With regard to the next generation of children, I disagree. I think with full-blown access to technology infiltrating every aspect of their lives between the computer and smart phones kids are writing more than ever. They just happen to be doing it differently than we are doing it today. What you perceive to be an inability for a complete thought is simply a distillation of information and a change in communication patterns. If you speak with this generation, you will be amazed what they know by "osmosis of information" simply by browsing the web. Oh, they can think and they think critically faster than we do because their minds have been trained to do so. Imagine the amount of information these kids are bombarded with and must parse on a daily basis. A complete thought happens differently. Now, it's 140 characters. You try and make an impact with 140. It takes huge talent - and thought. It's fifteen text volleys that convey the core of the idea - not the fluff - and it happens instantaneously between five people...who are each reading and writing back. We are undergoing a cataclysmic shift of communication patterns. The change of instantaneous information overload and immediate processing has occurred.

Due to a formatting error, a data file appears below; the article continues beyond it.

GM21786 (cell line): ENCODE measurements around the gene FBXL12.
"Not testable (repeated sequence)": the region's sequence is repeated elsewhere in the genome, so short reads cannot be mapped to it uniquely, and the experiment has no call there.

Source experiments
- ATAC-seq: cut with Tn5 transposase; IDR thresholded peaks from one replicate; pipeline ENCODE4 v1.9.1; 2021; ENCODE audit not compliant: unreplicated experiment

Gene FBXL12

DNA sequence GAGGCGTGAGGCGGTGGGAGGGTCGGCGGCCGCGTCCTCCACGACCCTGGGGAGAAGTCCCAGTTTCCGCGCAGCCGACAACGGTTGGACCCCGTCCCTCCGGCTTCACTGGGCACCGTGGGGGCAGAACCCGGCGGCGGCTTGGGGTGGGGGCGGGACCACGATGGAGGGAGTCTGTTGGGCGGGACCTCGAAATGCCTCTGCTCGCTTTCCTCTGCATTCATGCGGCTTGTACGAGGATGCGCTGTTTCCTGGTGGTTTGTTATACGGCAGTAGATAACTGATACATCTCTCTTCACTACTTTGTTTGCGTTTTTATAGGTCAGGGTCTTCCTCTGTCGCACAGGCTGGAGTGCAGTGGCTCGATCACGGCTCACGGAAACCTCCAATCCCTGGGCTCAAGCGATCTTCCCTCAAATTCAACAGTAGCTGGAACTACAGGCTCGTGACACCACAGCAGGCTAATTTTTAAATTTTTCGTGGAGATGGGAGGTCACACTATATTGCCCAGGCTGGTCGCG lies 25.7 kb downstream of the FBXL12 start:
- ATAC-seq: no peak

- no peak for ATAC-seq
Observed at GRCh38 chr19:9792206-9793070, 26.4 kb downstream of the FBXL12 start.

I'm not worried about them and their perceived ability, or lack thereof, to write in the future. Their writing will simply be different than today and I'm excited to see it unfold. I guess the question for the future is "Will the tried and true writing process even be relevant based on these changes?"

As an aside, since you are charged with writing on a daily basis, perhaps another article idea for you is: "8 Inspirational Methods to Kick the Crap out of Writers Block." You could use the article to explain methods you use / places you go to find inspiration and ideas online to get a topic started.

Thanks for the conversation.

Hi Jerry - Yes indeed I used the writing process I advocate here, albeit a rather compressed version of it ;)